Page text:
You may not think magic belongs at a funeral. But it turns out there is occasionally a market for it.
. That’s because in addition to owning Lee’s Funeral Home  in White Plains, New York, he’s also a licensed magician.
The 64-year-old began practicing magic 30 years ago when he was looking for a hobby to distract him from the sadness that goes along with his profession. Now, he even serves as the president of the Manhattan-based Society of American Magicians, Parent Assembly No. 1. That’s a title that Harry Houdini once held.
His career as a mortician, on the other hand, is something that has always been a part of his life. His father first opened his own funeral parlor in 1915. So Lee grew up around the business.
He generally keeps his career separate from his hobby. But for those who want to add something unconventional to a loved one’s funeral, Lee can make exceptions. He told  the New York Times:
“Sometimes – certainly not most of the time, but once in awhile – if someone asks me, I use magic in a service.”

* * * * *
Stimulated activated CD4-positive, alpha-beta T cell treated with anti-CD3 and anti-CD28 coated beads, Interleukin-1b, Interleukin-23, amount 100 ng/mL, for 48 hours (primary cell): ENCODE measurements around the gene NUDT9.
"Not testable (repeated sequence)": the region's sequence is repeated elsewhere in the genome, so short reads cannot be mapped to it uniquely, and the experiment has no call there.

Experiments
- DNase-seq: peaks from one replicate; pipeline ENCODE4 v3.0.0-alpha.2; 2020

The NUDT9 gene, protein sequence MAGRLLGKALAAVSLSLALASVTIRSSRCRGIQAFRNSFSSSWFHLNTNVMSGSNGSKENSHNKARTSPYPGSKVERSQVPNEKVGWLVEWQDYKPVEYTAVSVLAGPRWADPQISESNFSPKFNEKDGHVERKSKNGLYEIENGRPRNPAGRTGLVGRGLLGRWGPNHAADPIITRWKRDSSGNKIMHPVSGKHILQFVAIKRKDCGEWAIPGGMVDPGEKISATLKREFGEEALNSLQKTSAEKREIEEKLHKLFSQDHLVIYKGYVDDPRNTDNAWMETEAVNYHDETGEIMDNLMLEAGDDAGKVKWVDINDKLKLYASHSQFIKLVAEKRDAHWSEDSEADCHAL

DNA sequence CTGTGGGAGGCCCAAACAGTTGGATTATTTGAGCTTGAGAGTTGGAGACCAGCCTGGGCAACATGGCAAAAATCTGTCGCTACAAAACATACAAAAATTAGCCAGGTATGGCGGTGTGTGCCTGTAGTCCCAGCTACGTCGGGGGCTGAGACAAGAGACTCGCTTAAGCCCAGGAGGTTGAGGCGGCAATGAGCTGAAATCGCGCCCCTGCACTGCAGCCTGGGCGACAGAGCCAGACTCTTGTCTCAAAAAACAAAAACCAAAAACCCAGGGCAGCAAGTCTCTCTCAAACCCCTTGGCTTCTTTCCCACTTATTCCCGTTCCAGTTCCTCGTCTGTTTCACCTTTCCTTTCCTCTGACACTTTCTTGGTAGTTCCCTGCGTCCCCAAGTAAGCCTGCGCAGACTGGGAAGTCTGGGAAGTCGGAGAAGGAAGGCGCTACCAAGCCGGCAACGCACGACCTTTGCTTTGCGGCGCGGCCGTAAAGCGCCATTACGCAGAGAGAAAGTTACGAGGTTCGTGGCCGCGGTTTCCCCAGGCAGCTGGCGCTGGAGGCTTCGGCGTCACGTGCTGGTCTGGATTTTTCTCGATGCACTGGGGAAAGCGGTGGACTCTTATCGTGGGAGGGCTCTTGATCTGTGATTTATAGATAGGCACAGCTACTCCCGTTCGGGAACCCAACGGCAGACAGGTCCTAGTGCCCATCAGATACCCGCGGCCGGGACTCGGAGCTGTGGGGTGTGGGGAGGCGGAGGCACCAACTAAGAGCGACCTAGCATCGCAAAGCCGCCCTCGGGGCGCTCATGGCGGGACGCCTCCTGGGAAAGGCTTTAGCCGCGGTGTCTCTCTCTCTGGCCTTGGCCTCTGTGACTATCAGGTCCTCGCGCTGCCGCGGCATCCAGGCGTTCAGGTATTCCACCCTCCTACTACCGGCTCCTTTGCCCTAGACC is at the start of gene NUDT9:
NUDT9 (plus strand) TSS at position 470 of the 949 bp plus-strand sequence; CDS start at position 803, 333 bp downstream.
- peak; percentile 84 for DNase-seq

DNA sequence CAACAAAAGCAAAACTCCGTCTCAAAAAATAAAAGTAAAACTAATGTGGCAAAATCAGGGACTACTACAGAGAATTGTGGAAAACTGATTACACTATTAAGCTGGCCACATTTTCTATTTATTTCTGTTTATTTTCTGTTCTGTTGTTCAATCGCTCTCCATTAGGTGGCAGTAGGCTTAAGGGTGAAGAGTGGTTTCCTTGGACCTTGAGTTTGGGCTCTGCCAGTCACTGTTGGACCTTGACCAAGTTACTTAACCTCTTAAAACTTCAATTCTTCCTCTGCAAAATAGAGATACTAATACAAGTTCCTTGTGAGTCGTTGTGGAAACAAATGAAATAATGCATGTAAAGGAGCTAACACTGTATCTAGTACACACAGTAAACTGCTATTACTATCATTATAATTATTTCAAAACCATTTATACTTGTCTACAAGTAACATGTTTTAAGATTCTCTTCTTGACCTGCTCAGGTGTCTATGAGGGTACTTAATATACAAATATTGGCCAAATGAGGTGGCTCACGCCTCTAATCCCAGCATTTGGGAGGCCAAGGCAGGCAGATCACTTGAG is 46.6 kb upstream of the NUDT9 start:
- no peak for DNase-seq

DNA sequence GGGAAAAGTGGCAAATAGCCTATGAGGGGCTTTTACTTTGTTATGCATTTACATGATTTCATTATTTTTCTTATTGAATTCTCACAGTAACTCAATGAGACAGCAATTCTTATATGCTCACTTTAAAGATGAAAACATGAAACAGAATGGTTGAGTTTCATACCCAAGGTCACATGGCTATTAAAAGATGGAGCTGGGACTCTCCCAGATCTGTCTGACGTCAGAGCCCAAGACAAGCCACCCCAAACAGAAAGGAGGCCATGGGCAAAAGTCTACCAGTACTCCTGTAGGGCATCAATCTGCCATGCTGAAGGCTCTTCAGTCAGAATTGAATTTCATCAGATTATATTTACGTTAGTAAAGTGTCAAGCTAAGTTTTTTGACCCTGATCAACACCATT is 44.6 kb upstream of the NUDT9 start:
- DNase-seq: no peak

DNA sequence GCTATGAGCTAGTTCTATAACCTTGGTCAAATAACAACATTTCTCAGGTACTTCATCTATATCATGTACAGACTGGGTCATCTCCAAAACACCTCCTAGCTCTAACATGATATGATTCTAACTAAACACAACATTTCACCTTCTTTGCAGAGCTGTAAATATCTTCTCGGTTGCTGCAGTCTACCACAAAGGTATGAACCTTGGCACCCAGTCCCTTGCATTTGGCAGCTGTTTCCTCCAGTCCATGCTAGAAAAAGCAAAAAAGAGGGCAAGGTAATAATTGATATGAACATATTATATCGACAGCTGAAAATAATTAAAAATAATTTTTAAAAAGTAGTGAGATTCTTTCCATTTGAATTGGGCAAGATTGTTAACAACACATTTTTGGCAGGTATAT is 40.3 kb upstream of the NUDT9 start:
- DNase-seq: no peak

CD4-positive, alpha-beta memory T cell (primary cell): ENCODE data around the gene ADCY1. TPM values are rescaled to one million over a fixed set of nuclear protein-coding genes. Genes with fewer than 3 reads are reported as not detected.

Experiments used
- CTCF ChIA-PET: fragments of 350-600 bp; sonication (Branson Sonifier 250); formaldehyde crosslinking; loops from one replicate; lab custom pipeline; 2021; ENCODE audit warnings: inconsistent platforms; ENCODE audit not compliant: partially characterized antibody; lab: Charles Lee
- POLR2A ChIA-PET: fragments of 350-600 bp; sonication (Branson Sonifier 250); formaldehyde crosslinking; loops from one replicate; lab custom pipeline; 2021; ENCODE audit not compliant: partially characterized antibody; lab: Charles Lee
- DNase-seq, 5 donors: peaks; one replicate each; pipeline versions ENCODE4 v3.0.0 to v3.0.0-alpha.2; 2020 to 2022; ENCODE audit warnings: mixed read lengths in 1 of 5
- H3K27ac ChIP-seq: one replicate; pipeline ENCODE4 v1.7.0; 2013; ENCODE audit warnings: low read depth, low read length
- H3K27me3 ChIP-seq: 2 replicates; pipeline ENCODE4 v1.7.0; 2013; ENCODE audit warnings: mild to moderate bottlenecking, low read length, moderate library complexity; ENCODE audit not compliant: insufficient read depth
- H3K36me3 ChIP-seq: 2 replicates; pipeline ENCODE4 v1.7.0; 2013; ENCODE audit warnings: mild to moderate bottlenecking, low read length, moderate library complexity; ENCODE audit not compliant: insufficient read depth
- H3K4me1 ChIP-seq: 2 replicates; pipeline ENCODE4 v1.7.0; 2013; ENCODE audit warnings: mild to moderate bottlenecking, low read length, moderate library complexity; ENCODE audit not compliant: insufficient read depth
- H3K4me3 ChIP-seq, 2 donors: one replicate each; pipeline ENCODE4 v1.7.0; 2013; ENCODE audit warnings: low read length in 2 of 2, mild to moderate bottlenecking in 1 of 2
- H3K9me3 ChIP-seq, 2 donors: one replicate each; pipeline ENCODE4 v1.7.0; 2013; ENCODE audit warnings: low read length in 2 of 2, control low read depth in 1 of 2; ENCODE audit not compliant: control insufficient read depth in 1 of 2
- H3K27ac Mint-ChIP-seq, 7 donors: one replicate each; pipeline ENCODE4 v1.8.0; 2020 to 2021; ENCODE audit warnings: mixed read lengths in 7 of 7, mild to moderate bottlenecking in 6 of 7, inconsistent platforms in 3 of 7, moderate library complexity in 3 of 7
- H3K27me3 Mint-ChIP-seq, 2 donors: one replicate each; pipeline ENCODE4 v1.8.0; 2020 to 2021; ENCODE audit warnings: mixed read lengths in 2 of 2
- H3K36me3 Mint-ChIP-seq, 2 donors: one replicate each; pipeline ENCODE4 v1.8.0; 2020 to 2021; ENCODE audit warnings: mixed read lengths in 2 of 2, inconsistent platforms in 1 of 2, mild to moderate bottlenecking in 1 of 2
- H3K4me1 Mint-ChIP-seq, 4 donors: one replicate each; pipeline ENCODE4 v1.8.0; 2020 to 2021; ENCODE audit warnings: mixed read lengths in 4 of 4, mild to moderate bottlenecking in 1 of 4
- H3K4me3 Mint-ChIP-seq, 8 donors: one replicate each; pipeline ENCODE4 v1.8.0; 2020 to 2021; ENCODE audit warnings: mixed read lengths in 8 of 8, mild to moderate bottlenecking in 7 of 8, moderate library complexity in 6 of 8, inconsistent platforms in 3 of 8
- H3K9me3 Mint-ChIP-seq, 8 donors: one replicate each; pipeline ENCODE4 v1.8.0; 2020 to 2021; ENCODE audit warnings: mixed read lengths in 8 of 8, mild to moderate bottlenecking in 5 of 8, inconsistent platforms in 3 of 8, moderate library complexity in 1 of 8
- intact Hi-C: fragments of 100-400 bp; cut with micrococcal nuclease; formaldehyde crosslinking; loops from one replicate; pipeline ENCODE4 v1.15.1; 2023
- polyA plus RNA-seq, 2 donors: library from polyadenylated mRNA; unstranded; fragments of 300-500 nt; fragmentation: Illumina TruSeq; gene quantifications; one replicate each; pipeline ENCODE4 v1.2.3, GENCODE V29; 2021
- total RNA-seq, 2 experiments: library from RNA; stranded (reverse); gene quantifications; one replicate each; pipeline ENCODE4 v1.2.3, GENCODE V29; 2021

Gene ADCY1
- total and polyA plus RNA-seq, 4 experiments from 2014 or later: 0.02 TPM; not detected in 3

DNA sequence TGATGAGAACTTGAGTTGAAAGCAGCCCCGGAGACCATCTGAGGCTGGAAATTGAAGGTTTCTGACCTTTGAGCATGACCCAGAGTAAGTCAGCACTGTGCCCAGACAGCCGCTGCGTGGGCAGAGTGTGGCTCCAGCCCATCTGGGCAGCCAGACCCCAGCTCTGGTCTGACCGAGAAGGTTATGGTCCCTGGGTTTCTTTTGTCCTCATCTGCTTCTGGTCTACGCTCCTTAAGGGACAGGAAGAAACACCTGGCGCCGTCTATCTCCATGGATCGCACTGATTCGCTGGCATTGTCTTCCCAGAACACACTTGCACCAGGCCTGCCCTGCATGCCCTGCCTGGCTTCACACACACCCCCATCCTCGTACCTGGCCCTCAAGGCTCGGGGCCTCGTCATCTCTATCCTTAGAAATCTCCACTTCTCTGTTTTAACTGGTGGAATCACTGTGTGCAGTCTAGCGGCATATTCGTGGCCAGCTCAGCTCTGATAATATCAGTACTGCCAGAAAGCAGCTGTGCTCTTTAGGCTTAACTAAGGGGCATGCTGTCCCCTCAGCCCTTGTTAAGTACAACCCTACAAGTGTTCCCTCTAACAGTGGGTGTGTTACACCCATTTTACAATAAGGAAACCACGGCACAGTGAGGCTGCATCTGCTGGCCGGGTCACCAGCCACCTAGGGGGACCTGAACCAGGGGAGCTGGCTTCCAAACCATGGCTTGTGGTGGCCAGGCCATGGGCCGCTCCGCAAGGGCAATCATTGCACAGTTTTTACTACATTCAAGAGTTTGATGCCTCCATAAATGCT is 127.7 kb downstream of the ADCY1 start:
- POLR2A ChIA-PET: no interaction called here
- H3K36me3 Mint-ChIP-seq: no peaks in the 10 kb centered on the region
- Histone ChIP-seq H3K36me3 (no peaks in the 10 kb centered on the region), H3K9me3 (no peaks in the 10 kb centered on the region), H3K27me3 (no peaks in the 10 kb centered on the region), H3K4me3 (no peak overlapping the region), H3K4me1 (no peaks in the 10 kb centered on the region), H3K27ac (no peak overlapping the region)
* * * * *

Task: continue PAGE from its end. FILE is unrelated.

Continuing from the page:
One of the “tricks” he can use in such a situation is called “silk-go.” He uses a small cylindrical bottle, which represents the body, and a red silk handkerchief, which represents the soul. He stuffs the handkerchief inside the bottle and does some slight of hand while explaining how the soul departs the body for eternal existence. While never more than a few inches from the onlooker, Lee manages to make the handkerchief disappear from inside the bottle.
Of course, the magician’s vow of secrecy prohibits Lee from explaining how he manages to complete the effect. But you can see how “silk-go” or similar slight of hand might fit into a funeral service, though it might seem unconventional.
So while magic might not be the most likely match for funeral services, Lee has found a way to mesh both his hobby and his profession.
It’s not necessarily for everyone. But his ability to offer something unconventional like magic as part of his services definitely sets Lee’s Funeral Home apart from the competition.